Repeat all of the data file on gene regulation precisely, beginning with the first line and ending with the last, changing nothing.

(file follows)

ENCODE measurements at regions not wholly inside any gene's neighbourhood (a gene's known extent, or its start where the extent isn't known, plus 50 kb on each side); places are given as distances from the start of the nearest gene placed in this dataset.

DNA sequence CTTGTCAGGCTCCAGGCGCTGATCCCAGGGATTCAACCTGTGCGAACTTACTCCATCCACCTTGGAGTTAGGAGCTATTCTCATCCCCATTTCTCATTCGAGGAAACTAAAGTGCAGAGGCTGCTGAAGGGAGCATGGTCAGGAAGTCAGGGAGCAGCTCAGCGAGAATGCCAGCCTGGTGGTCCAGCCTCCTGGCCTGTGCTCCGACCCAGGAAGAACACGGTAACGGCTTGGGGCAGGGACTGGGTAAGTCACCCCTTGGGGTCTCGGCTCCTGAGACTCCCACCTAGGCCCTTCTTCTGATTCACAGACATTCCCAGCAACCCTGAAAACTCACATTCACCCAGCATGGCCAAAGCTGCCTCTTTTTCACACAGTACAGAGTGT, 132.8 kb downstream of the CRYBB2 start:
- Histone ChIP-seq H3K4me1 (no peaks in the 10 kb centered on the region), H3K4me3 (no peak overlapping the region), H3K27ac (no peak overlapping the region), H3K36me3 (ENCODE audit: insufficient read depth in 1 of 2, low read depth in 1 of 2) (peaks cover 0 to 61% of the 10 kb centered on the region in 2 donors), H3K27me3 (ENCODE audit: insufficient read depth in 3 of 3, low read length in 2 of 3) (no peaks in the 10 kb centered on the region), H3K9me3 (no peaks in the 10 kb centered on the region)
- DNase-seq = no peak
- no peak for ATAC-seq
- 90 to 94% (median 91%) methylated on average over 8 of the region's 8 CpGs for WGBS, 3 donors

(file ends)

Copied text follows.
ENCODE measurements at regions not wholly inside any gene's neighbourhood (a gene's known extent, or its start where the extent isn't known, plus 50 kb on each side); places are given as distances from the start of the nearest gene placed in this dataset.

DNA sequence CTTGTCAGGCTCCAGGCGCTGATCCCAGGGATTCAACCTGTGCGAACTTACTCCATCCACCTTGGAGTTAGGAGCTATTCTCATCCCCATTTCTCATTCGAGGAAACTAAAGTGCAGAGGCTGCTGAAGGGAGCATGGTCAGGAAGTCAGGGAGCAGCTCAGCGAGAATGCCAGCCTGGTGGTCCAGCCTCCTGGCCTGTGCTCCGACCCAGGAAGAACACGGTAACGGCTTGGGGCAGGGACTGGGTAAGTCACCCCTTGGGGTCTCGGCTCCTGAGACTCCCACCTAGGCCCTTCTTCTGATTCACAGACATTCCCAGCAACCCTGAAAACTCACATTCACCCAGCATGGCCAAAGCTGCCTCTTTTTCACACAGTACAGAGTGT, 132.8 kb downstream of the CRYBB2 start:
- Histone ChIP-seq H3K4me1 (no peaks in the 10 kb centered on the region), H3K4me3 (no peak overlapping the region), H3K27ac (no peak overlapping the region), H3K36me3 (ENCODE audit: insufficient read depth in 1 of 2, low read depth in 1 of 2) (peaks cover 0 to 61% of the 10 kb centered on the region in 2 donors), H3K27me3 (ENCODE audit: insufficient read depth in 3 of 3, low read length in 2 of 3) (no peaks in the 10 kb centered on the region), H3K9me3 (no peaks in the 10 kb centered on the region)
- DNase-seq = no peak
- no peak for ATAC-seq
- 90 to 94% (median 91%) methylated on average over 8 of the region's 8 CpGs for WGBS, 3 donors